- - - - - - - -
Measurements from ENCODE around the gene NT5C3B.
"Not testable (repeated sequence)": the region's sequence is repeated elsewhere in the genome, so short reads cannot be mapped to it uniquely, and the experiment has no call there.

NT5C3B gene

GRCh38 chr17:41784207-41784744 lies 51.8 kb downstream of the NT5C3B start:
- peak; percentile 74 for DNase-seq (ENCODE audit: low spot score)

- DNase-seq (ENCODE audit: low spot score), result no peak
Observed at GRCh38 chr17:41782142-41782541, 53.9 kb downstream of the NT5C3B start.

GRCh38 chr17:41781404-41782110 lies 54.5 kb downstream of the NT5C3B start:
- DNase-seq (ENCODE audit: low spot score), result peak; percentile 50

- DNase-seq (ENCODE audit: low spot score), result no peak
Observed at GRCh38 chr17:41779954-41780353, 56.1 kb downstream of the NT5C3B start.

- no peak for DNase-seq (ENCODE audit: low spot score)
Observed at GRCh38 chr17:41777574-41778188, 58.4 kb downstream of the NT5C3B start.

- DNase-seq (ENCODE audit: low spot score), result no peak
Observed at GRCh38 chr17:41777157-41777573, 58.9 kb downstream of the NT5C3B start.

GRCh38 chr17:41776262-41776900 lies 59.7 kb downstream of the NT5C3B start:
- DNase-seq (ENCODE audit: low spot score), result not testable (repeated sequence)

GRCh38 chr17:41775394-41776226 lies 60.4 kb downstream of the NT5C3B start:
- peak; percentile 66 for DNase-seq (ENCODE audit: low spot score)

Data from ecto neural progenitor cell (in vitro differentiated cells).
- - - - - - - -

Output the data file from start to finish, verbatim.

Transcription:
Measurements from ENCODE around the gene NT5C3B.
"Not testable (repeated sequence)": the region's sequence is repeated elsewhere in the genome, so short reads cannot be mapped to it uniquely, and the experiment has no call there.

NT5C3B gene

GRCh38 chr17:41784207-41784744 lies 51.8 kb downstream of the NT5C3B start:
- peak; percentile 74 for DNase-seq (ENCODE audit: low spot score)

- DNase-seq (ENCODE audit: low spot score), result no peak
Observed at GRCh38 chr17:41782142-41782541, 53.9 kb downstream of the NT5C3B start.

GRCh38 chr17:41781404-41782110 lies 54.5 kb downstream of the NT5C3B start:
- DNase-seq (ENCODE audit: low spot score), result peak; percentile 50

- DNase-seq (ENCODE audit: low spot score), result no peak
Observed at GRCh38 chr17:41779954-41780353, 56.1 kb downstream of the NT5C3B start.

- no peak for DNase-seq (ENCODE audit: low spot score)
Observed at GRCh38 chr17:41777574-41778188, 58.4 kb downstream of the NT5C3B start.

- DNase-seq (ENCODE audit: low spot score), result no peak
Observed at GRCh38 chr17:41777157-41777573, 58.9 kb downstream of the NT5C3B start.

GRCh38 chr17:41776262-41776900 lies 59.7 kb downstream of the NT5C3B start:
- DNase-seq (ENCODE audit: low spot score), result not testable (repeated sequence)

GRCh38 chr17:41775394-41776226 lies 60.4 kb downstream of the NT5C3B start:
- peak; percentile 66 for DNase-seq (ENCODE audit: low spot score)

Data from ecto neural progenitor cell (in vitro differentiated cells).